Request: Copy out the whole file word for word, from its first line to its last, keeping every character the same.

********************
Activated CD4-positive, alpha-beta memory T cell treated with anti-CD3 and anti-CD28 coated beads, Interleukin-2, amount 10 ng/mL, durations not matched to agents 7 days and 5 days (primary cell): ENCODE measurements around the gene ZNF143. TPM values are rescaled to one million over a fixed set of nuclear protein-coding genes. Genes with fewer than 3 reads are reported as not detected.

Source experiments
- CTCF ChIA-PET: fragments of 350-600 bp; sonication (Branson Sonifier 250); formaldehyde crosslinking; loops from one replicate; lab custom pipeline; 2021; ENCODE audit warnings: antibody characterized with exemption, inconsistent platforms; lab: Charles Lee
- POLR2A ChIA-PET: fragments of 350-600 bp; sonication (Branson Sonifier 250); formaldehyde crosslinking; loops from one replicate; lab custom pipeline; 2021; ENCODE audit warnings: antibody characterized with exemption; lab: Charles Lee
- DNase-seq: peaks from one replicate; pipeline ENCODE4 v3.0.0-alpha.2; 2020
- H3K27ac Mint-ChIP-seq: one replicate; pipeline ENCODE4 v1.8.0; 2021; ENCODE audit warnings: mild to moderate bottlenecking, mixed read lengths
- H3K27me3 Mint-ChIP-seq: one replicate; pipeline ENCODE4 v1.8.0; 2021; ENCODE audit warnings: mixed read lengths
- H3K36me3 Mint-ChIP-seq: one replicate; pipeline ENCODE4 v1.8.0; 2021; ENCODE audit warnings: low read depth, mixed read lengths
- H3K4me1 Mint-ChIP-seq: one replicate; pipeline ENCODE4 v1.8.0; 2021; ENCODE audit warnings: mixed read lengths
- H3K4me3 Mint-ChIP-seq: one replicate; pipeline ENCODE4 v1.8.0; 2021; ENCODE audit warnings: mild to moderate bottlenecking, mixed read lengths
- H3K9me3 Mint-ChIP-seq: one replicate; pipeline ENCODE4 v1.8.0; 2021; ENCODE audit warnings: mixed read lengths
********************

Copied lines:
Activated CD4-positive, alpha-beta memory T cell treated with anti-CD3 and anti-CD28 coated beads, Interleukin-2, amount 10 ng/mL, durations not matched to agents 7 days and 5 days (primary cell): ENCODE measurements around the gene ZNF143. TPM values are rescaled to one million over a fixed set of nuclear protein-coding genes. Genes with fewer than 3 reads are reported as not detected.

Source experiments
- CTCF ChIA-PET: fragments of 350-600 bp; sonication (Branson Sonifier 250); formaldehyde crosslinking; loops from one replicate; lab custom pipeline; 2021; ENCODE audit warnings: antibody characterized with exemption, inconsistent platforms; lab: Charles Lee
- POLR2A ChIA-PET: fragments of 350-600 bp; sonication (Branson Sonifier 250); formaldehyde crosslinking; loops from one replicate; lab custom pipeline; 2021; ENCODE audit warnings: antibody characterized with exemption; lab: Charles Lee
- DNase-seq: peaks from one replicate; pipeline ENCODE4 v3.0.0-alpha.2; 2020
- H3K27ac Mint-ChIP-seq: one replicate; pipeline ENCODE4 v1.8.0; 2021; ENCODE audit warnings: mild to moderate bottlenecking, mixed read lengths
- H3K27me3 Mint-ChIP-seq: one replicate; pipeline ENCODE4 v1.8.0; 2021; ENCODE audit warnings: mixed read lengths
- H3K36me3 Mint-ChIP-seq: one replicate; pipeline ENCODE4 v1.8.0; 2021; ENCODE audit warnings: low read depth, mixed read lengths
- H3K4me1 Mint-ChIP-seq: one replicate; pipeline ENCODE4 v1.8.0; 2021; ENCODE audit warnings: mixed read lengths
- H3K4me3 Mint-ChIP-seq: one replicate; pipeline ENCODE4 v1.8.0; 2021; ENCODE audit warnings: mild to moderate bottlenecking, mixed read lengths
- H3K9me3 Mint-ChIP-seq: one replicate; pipeline ENCODE4 v1.8.0; 2021; ENCODE audit warnings: mixed read lengths